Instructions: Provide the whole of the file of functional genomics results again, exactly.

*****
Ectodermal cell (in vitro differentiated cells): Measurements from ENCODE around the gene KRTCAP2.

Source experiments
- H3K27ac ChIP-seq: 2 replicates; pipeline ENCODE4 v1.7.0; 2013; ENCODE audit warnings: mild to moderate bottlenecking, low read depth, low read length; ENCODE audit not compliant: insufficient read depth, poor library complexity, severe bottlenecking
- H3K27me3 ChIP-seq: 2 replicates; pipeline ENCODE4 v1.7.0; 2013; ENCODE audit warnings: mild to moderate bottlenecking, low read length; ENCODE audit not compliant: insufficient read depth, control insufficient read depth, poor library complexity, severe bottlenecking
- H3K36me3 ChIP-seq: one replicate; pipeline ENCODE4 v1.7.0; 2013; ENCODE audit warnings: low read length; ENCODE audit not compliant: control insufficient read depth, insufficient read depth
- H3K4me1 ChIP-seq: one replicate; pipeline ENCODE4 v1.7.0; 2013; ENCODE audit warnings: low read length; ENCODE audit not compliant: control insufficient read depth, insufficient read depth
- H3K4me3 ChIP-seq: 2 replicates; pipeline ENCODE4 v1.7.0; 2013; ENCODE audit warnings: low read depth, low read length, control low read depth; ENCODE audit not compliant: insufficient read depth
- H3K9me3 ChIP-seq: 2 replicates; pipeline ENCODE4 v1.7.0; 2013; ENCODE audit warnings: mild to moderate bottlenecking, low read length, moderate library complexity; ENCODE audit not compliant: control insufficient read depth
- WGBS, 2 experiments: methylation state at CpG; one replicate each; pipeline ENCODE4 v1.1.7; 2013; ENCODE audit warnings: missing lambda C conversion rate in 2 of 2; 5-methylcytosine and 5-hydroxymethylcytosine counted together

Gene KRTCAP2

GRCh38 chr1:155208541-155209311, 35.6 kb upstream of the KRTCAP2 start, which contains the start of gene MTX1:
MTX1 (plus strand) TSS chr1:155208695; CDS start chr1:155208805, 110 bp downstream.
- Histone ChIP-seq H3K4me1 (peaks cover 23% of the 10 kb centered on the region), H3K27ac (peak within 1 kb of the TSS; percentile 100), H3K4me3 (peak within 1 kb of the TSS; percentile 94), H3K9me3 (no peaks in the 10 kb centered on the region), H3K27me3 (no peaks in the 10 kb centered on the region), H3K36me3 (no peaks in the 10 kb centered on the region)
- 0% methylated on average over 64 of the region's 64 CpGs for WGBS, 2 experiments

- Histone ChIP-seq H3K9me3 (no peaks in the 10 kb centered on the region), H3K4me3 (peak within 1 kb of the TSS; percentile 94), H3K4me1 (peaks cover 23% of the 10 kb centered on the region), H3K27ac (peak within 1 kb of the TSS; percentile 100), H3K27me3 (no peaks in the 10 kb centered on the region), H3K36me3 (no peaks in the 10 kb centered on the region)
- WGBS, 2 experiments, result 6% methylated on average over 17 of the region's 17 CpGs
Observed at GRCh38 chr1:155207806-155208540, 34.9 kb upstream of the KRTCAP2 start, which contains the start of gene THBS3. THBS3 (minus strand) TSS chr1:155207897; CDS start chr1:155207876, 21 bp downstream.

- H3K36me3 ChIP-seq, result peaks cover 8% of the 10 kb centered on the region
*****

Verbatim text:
Ectodermal cell (in vitro differentiated cells): Measurements from ENCODE around the gene KRTCAP2.

Source experiments
- H3K27ac ChIP-seq: 2 replicates; pipeline ENCODE4 v1.7.0; 2013; ENCODE audit warnings: mild to moderate bottlenecking, low read depth, low read length; ENCODE audit not compliant: insufficient read depth, poor library complexity, severe bottlenecking
- H3K27me3 ChIP-seq: 2 replicates; pipeline ENCODE4 v1.7.0; 2013; ENCODE audit warnings: mild to moderate bottlenecking, low read length; ENCODE audit not compliant: insufficient read depth, control insufficient read depth, poor library complexity, severe bottlenecking
- H3K36me3 ChIP-seq: one replicate; pipeline ENCODE4 v1.7.0; 2013; ENCODE audit warnings: low read length; ENCODE audit not compliant: control insufficient read depth, insufficient read depth
- H3K4me1 ChIP-seq: one replicate; pipeline ENCODE4 v1.7.0; 2013; ENCODE audit warnings: low read length; ENCODE audit not compliant: control insufficient read depth, insufficient read depth
- H3K4me3 ChIP-seq: 2 replicates; pipeline ENCODE4 v1.7.0; 2013; ENCODE audit warnings: low read depth, low read length, control low read depth; ENCODE audit not compliant: insufficient read depth
- H3K9me3 ChIP-seq: 2 replicates; pipeline ENCODE4 v1.7.0; 2013; ENCODE audit warnings: mild to moderate bottlenecking, low read length, moderate library complexity; ENCODE audit not compliant: control insufficient read depth
- WGBS, 2 experiments: methylation state at CpG; one replicate each; pipeline ENCODE4 v1.1.7; 2013; ENCODE audit warnings: missing lambda C conversion rate in 2 of 2; 5-methylcytosine and 5-hydroxymethylcytosine counted together

Gene KRTCAP2

GRCh38 chr1:155208541-155209311, 35.6 kb upstream of the KRTCAP2 start, which contains the start of gene MTX1:
MTX1 (plus strand) TSS chr1:155208695; CDS start chr1:155208805, 110 bp downstream.
- Histone ChIP-seq H3K4me1 (peaks cover 23% of the 10 kb centered on the region), H3K27ac (peak within 1 kb of the TSS; percentile 100), H3K4me3 (peak within 1 kb of the TSS; percentile 94), H3K9me3 (no peaks in the 10 kb centered on the region), H3K27me3 (no peaks in the 10 kb centered on the region), H3K36me3 (no peaks in the 10 kb centered on the region)
- 0% methylated on average over 64 of the region's 64 CpGs for WGBS, 2 experiments

- Histone ChIP-seq H3K9me3 (no peaks in the 10 kb centered on the region), H3K4me3 (peak within 1 kb of the TSS; percentile 94), H3K4me1 (peaks cover 23% of the 10 kb centered on the region), H3K27ac (peak within 1 kb of the TSS; percentile 100), H3K27me3 (no peaks in the 10 kb centered on the region), H3K36me3 (no peaks in the 10 kb centered on the region)
- WGBS, 2 experiments, result 6% methylated on average over 17 of the region's 17 CpGs
Observed at GRCh38 chr1:155207806-155208540, 34.9 kb upstream of the KRTCAP2 start, which contains the start of gene THBS3. THBS3 (minus strand) TSS chr1:155207897; CDS start chr1:155207876, 21 bp downstream.

- H3K36me3 ChIP-seq, result peaks cover 8% of the 10 kb centered on the region